but the point is worth noting, that fantasy, in its popularity, is a very spiritual genre: gods go walking, destiny takes place, and there's always a place for people after death. it's like a working copy of our world, if the christian god was being the kind of god that i suspect many would like. after all, who wouldn't like a god to show an interest in your life, and offer you the chance to set the world right for them?
the question for me, however, is just how spiritual a race are we? the answer, i think, is quite high. i remember reading that in the states, fifty six percent of the population were willing to vote for a gay president, while only ten percent were willing to vote for an atheist president. in austraila, we're not nearly as hung up over god and religion in politics, but it's interesting to note that the prime minister, as far i am am aware, has never been an atheist. not, of course, that any australian has the ability to vote for who will be prime minister, but that's neither here nor there, and an entirely different conversation that begins with, 'why i don't vote'.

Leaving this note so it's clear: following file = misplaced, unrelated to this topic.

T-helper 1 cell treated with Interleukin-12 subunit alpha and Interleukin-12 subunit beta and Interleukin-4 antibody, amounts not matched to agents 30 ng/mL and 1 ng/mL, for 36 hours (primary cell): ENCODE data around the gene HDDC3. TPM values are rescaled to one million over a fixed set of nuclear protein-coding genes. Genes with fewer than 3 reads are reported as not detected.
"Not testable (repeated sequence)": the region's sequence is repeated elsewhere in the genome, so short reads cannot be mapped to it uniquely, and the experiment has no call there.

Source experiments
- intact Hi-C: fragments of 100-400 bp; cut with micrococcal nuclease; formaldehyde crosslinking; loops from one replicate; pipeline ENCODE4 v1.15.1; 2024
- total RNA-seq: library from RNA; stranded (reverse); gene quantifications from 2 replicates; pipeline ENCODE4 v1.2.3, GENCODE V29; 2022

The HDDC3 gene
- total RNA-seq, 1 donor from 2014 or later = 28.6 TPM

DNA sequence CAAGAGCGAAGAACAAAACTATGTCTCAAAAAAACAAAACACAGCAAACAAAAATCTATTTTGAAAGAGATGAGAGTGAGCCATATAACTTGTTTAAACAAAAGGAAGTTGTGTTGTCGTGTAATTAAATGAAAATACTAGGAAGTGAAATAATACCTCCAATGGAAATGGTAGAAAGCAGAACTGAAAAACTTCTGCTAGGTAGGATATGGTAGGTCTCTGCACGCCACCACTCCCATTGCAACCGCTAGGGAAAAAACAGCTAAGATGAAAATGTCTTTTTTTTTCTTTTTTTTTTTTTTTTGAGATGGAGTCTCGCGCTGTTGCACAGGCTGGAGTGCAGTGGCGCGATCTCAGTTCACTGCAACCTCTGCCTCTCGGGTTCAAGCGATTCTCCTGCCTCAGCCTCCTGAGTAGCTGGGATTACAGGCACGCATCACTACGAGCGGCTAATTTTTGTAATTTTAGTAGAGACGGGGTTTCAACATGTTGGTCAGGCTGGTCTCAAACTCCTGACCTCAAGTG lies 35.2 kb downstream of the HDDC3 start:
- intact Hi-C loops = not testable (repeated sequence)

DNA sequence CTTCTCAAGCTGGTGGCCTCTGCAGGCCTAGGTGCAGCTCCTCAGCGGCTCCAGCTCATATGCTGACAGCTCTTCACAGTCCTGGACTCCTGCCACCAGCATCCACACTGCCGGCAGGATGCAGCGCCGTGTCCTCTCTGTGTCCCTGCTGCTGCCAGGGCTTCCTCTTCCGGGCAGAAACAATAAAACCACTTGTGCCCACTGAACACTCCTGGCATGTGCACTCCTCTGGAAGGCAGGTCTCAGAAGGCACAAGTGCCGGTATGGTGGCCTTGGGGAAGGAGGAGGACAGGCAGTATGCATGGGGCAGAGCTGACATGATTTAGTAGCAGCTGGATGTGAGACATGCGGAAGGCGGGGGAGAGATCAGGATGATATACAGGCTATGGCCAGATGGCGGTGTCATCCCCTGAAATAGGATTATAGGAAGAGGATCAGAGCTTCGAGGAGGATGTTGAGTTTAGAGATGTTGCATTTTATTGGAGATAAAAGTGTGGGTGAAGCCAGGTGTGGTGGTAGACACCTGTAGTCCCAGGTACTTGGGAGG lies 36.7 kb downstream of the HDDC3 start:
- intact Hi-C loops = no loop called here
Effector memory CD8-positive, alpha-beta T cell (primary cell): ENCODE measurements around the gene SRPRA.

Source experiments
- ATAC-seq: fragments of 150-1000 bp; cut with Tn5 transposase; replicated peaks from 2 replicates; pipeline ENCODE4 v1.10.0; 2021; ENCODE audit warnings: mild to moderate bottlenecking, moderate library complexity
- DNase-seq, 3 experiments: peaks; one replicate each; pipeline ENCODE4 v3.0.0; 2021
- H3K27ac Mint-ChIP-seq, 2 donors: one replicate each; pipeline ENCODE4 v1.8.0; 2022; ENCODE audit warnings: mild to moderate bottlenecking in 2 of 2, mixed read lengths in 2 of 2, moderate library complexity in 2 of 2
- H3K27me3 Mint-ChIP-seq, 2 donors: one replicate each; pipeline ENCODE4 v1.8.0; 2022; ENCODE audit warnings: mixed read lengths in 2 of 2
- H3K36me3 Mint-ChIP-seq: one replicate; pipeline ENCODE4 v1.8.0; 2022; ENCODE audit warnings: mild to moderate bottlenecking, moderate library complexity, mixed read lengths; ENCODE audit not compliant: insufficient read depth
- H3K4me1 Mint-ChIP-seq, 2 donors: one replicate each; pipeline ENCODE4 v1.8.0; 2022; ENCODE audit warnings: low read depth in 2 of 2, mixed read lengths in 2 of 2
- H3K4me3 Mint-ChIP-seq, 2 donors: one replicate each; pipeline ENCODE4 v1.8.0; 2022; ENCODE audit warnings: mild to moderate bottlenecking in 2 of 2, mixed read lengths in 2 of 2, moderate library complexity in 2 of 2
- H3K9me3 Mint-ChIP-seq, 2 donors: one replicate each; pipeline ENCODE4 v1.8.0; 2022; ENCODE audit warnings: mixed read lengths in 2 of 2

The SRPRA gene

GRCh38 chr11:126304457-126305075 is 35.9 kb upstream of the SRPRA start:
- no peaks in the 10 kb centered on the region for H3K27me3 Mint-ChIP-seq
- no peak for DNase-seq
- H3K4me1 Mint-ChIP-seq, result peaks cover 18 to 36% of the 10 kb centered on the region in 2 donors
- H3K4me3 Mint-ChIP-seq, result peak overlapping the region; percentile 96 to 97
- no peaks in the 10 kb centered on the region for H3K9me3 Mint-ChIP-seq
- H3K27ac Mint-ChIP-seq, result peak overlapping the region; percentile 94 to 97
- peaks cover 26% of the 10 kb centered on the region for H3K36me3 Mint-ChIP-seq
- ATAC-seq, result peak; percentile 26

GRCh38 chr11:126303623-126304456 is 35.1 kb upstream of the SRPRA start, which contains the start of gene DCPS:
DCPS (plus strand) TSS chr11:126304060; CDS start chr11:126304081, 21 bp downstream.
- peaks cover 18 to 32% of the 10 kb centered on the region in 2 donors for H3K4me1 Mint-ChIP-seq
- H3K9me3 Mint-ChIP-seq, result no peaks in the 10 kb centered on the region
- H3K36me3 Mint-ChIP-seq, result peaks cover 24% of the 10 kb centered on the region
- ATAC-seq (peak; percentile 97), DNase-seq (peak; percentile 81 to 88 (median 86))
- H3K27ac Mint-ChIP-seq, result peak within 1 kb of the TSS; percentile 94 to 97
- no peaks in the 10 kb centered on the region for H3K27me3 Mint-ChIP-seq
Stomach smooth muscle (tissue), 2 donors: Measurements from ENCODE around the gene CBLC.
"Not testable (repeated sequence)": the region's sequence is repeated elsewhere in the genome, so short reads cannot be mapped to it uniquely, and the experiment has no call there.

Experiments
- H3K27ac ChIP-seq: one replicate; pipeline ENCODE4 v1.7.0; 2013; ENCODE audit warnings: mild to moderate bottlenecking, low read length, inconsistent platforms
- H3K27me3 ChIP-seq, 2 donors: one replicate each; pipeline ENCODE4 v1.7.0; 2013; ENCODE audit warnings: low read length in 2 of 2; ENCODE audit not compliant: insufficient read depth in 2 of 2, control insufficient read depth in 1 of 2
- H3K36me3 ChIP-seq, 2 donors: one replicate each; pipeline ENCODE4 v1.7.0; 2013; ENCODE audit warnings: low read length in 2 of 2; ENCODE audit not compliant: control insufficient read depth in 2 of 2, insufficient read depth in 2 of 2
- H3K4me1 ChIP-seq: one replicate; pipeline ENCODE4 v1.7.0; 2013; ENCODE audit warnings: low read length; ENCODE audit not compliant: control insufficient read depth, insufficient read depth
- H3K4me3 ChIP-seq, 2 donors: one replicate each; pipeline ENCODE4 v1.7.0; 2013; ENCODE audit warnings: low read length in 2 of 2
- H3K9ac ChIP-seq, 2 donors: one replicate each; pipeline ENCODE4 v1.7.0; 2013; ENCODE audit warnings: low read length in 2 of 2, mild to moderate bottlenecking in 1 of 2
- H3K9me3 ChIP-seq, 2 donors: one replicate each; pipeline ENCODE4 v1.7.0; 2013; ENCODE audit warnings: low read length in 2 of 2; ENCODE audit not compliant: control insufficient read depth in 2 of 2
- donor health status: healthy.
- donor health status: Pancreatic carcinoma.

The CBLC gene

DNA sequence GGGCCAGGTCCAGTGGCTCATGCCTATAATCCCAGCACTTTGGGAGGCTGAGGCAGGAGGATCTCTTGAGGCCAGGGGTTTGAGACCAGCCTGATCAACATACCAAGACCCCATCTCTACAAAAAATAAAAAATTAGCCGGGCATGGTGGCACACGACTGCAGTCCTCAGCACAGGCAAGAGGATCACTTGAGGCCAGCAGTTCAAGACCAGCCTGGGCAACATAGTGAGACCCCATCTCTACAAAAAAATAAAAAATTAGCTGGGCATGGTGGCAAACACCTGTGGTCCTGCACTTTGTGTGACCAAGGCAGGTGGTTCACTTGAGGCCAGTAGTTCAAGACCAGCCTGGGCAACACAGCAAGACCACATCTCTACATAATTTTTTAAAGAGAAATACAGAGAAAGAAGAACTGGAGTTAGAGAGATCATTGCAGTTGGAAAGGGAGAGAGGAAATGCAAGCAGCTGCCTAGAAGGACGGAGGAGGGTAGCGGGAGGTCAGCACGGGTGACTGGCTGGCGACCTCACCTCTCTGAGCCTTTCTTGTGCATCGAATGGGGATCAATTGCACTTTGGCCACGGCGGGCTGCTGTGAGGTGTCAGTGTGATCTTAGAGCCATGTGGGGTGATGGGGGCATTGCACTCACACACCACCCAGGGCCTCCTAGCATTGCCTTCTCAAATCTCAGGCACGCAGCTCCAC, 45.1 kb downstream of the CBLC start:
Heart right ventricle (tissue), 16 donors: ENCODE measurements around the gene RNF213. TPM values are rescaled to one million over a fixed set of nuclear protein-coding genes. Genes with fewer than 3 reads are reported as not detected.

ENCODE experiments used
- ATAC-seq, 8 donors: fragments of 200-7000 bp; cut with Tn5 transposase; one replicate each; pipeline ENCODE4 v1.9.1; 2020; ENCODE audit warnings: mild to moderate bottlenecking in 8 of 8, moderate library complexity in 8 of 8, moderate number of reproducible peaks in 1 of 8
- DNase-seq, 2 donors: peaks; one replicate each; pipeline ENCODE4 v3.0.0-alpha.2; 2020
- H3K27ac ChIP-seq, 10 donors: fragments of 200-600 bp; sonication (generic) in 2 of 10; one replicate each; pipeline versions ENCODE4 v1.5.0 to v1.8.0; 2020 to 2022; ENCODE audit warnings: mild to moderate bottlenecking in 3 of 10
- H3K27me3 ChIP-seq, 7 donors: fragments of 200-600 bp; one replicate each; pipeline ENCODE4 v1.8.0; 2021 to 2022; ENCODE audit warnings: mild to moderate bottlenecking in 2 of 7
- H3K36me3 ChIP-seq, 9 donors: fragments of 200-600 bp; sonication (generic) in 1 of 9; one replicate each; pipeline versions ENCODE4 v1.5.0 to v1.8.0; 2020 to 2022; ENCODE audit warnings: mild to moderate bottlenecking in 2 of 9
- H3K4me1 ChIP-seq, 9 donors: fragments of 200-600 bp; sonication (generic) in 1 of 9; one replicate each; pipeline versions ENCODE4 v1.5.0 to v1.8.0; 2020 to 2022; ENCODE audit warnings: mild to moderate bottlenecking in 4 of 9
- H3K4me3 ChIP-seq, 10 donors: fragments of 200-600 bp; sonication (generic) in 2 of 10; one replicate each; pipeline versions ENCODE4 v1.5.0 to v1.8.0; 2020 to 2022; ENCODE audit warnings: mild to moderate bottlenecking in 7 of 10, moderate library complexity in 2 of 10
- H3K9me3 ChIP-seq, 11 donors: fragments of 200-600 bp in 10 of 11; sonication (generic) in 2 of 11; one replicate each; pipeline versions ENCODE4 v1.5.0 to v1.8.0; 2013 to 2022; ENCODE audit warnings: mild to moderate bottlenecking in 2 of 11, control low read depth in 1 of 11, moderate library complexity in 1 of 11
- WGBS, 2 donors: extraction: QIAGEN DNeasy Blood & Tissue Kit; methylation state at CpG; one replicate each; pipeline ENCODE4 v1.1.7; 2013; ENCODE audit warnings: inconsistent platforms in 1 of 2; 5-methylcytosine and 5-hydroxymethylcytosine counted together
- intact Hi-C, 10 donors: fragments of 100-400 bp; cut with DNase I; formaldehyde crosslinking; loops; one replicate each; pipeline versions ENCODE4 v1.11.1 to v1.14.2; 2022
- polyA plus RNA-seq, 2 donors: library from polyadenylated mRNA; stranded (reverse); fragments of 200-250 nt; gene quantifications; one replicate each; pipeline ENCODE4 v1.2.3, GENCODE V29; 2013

back to the original conversation: taking as a yes that we are a spiritual bunch of humans, and that the majority of us believes in something, even as simple as the agnostic approach, then is it such a surprise to find that a genre which offers the interactions of god(s) is so popular?
this is, of course, just the question. it lacks the discussion, the conclusion, even the referencing of a well thought out argument.